In an opinion article at the Los Angeles Times
, neoconservative author James Kirchick
sought to draw parallels between the attempted coup d’etat against Turkey’s President Recep Tayyip Erdogan, in which elements of the military rebelled against his government, to the choice he projects American military would have if faced with “illegal” orders from President Donald J. Trump.
Kirchick, who has written in the past for the conservative National Review magazine, laid out a possible scenario should Trump win in November. “Americans viewing the recent failed coup attempt in Turkey as some exotic foreign news story -- the latest, violent yet hardly unusual political development to occur in a region constantly beset by turmoil -- should pause to consider that the prospect of similar instability would not be unfathomable in this country if Donald Trump were to win the presidency.”
Kirchick is a fellow at the Foreign Policy Initiative and is the author of the forthcoming book, The End of Europe, to be published by Yale University Press. FPI's Board of Directors consists of former Undersecretary of Defense for Policy Eric S. Edelman, Dan Senor, Editor of The Weekly Standard William Kristol and Brookings Institution Senior Fellow Robert Kagan. The latter two were project directors of the neoconservative Project for the New American Century.
Of Trump, he wrote: “Trump is the most brazenly authoritarian figure to secure the nomination of a major American political party. He expresses his support for all manner of strongmen, and his campaign manager, Paul Manafort, has actually worked for one: former Ukrainian president and Vladimir Putin ally Viktor Yanukovich.” In the opinion piece, Kirchick asserts that Manafort “put some of the tricks he learned overseas as a dictator whisperer” by allegedly using “underhanded tactics to avoid a roll call vote on the convention’s rules package and quietly removing language from the party platform expressing support for Ukraine’s democratic aspirations.”
Kirchick accused Trump of suggesting that he would order the military to commit war crimes and will not brook any resistance. Kirchick then asks readers to imagine “a situation in which Trump commanded our military to do something stupid, illegal or irrational. Something so dangerous that it put the lives of Americans and the security of the country at stake.” Here he noted that Sen. Marco Rubio, one of Trump’s primary rivals, said this year that he would not entrust “the nuclear codes” to an “erratic individual.”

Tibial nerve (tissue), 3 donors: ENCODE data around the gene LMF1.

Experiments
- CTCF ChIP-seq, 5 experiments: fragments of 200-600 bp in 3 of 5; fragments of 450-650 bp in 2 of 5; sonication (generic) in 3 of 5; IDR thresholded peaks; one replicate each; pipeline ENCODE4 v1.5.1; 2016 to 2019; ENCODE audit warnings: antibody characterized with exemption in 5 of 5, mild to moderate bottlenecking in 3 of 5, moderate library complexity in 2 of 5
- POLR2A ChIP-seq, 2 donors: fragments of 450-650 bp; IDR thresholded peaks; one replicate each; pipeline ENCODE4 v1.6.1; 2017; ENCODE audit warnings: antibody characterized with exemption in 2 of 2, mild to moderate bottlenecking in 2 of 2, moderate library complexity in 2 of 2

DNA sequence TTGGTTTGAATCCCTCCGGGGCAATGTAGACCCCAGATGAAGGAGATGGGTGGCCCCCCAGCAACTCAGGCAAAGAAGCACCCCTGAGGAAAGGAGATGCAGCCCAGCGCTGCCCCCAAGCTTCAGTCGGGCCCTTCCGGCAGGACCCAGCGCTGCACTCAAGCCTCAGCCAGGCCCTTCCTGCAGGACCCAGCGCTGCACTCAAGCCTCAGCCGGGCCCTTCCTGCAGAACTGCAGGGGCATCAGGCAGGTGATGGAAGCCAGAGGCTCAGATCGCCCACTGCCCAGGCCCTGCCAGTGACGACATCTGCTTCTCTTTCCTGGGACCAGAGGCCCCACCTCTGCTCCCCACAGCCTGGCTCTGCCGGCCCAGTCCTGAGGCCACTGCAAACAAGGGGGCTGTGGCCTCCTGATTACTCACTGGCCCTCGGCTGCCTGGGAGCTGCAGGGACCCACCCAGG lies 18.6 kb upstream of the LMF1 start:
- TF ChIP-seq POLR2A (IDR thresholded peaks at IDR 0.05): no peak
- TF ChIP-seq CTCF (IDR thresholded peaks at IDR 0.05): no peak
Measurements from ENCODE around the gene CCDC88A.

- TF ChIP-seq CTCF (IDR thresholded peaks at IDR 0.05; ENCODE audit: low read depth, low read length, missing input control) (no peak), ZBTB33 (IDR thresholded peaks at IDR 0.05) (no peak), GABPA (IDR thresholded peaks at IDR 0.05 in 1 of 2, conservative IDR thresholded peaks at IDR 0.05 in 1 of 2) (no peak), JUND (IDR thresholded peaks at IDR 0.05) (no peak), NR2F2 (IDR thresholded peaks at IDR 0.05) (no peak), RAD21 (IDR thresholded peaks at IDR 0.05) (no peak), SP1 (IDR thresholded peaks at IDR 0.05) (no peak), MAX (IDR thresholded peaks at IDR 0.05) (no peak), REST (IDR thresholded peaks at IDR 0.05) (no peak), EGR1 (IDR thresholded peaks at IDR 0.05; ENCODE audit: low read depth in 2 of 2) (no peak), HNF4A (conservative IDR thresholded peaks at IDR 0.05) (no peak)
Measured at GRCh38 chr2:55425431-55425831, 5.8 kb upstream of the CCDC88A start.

Going further, Kirchick suggested that members of the military, “who swear to uphold the Constitution and a civilian chain of command, would be forced to choose between obeying the law and serving the wishes of someone who has explicitly expressed his utter lack of respect for it.”
Noting that retired Gen. Michael Hayden, who served as director of the CIA and the National Security Agency under President George W. Bush, has said, “I would be incredibly concerned if a President Trump governed in a way that was consistent with the language that candidate Trump expressed during the campaign,” Kirchick quotes the general as saying that if American military are ordered to kill the families of terrorists, the military would refuse.“If he were to order that once in government, the American armed forces would refuse to act.” The military is not obliged to comply with an unlawful order, said Hayden.
In the past, when a general showed disregard for a president, it resulted in the officer’s dismissal. Such was the case when Gen. Douglas MacArthur publicly criticized President Harry Truman for denying permission to bomb China during the Korean War. Despite the public’s lionizing of MacArthur, Kirchick wrote: “Truman’s decision endures as one of the most important in the history of American civil-military relations.”
But looking prospectively, Kirchick declared: “Trump could pull a reverse-Truman, firing a general who refused to bomb.”
Arguing that the scenario is not impossible, Kirchick accused Trump of “open racism and blatant lying,” and of normalizing “so many once-outrageous things.” Under a President Hillary Clinton, wrote Kirchick, a “bombing run or -- heaven forbid -- a nuclear strike on a country just because its leader slighted her” is unimaginable. Senator Rubio might detest her, wrote Kirchick, “but he cannot honestly say that Clinton, a former secretary of State, should not be trusted with the nation’s nuclear codes.”
Therefore, wrote Kirchick, “Trump is not only patently unfit to be president, but a danger to America and the world. Voters must stop him before the military has to. “
Kirchick has previously worked for The New York Sun, the New York Daily News, and The Hill. A leading voice on American gay politics and international gay rights, he is a recipient of the National Lesbian and Gay Journalists Association Journalist of the Year Award. He has also written for The Weekly Standard, The American Interest, The Virginia Quarterly Review, World Affairs, Commentary, The Washington Post, The Wall Street Journal, The New York Times, The Los Angeles Times, Daily Beast, Ha’aretz and the New York Daily News.